Subscriber login

News
What you need to know for 08/20/2017

'The rest of the book — how it turns out — is up to you'

'The rest of the book — how it turns out — is up to you'

SCCC graduates more than 550 students
'The rest of the book — how it turns out — is up to you'
Schenectady County Community College President Steady Moono jokes with Alicia Richardson.
Photographer: PETER R. BARBER

SCHENECTADY — Chefs and teachers. Biologists and musicians. An 18-year-old and a 65-year-old. They all graduated Thursday from Schenectady County Community College.

The institution granted degrees to around 570 students at Proctors during its 47th annual commencement.

SCCC President Steady Moono said he recognized the challenges and struggles graduates faced as they worked toward their degrees while maintaining jobs and raising families. He highlighted the particular accomplishment of first-generation college graduates.

“I know today some of you are fulfilling the dreams of generations, of mother and grandmother, by being the first person to graduate college,” Moono said. “For some of you, this day was a foregone conclusion. For others, it's a dream come true.”

The graduates earned a wide range of associate's degrees and certificates; some will join the workforce, while others will continue their studies at four-year colleges. Eighteen military veterans graduated, as well as international students from around the world.

Moono said the graduates — armed with “nimble minds and comfort with ambiguity” — are well-prepared to join the college's alumni who, in countless fields, are making a difference “little by little, piece by piece.”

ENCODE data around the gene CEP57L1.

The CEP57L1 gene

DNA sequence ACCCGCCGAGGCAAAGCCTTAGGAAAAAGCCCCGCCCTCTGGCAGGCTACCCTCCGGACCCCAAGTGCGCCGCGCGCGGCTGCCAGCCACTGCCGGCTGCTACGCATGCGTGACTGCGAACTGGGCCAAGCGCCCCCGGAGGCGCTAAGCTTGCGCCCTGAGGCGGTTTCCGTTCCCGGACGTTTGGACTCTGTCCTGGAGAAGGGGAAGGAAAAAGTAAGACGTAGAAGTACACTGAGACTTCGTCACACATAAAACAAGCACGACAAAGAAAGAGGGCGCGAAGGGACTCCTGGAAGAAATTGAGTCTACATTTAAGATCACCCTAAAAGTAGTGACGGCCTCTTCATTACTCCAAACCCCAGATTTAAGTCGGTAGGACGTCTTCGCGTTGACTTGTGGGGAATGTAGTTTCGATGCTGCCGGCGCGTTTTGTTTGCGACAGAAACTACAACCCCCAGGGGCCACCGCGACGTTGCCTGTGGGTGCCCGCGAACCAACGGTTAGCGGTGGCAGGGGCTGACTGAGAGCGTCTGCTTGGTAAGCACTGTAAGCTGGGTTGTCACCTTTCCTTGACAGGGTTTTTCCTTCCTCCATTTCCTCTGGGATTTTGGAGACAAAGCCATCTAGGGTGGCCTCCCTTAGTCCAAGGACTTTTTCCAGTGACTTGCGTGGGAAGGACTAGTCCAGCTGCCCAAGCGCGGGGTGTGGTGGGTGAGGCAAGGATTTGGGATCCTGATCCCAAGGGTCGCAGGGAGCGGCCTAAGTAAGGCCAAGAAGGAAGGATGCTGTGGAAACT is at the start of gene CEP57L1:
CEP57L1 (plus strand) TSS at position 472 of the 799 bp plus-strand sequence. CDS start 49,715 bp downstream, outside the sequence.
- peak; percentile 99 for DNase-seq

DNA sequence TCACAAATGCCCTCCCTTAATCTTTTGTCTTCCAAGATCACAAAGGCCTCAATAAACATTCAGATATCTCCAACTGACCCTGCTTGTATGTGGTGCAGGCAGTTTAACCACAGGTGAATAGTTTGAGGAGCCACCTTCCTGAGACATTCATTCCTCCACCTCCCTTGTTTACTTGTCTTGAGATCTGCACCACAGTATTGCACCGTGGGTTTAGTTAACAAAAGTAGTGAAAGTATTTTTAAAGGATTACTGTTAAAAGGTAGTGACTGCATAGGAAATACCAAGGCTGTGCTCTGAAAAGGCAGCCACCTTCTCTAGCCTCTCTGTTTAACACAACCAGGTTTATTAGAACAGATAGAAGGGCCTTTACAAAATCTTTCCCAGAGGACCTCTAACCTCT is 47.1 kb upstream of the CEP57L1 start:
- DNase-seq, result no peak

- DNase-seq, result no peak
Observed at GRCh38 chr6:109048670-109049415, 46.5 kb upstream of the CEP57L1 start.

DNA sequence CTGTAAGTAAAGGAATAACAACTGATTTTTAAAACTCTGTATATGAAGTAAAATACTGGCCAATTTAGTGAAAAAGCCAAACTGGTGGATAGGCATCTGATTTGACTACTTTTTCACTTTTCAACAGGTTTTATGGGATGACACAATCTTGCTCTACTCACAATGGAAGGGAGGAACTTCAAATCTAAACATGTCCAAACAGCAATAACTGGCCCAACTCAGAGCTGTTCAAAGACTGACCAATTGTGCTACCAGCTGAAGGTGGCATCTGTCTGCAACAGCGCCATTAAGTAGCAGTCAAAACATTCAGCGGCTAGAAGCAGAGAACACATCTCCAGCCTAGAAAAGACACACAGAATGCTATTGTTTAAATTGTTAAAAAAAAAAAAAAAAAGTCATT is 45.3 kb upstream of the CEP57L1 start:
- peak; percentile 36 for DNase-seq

Life analogies abound at commencement ceremonies, as educators and guest speakers take their last chances with a captive audience of students to boil down the essence of an education and impart something — anything — that will stick.

gallery_items:

So Thursday’s keynote speaker, Lt. Gov. Kathy Hochul, brought a book with her.

“This is called a book,” she joked, holding a red tome. “No, it doesn’t belong in the museum.”

Pretend the book represents your life, she told the graduates.

No one has control over the first or last day of their lives, Hochul said, but they do have the power to write the story of what happens in between. She held up a pen, a symbol of the skills and knowledge the graduates developed during their time in school.

“Beginning today, when you walk out those doors, the rest of the book — how it turns out — is up to you,” Hochul said.

Students had advice to offer, too. Class President Margaret Ketchen told classmates to embrace the struggles in their lives; they only make you stronger, she said.

“None of us are strangers to difficulty,” she said. “We have nothing to lose and everything to gain from embracing those struggles.”

View Comments
Hide Comments
0 premium 1 premium 2 premium 3 premium 4 premium 5 premium 6 premium 7 premium article articles remaining SUBSCRIBE TODAY

You have reached your monthly premium content limit.

Continue to enjoy Daily Gazette premium content by becoming a subscriber.
Already a subscriber? Log In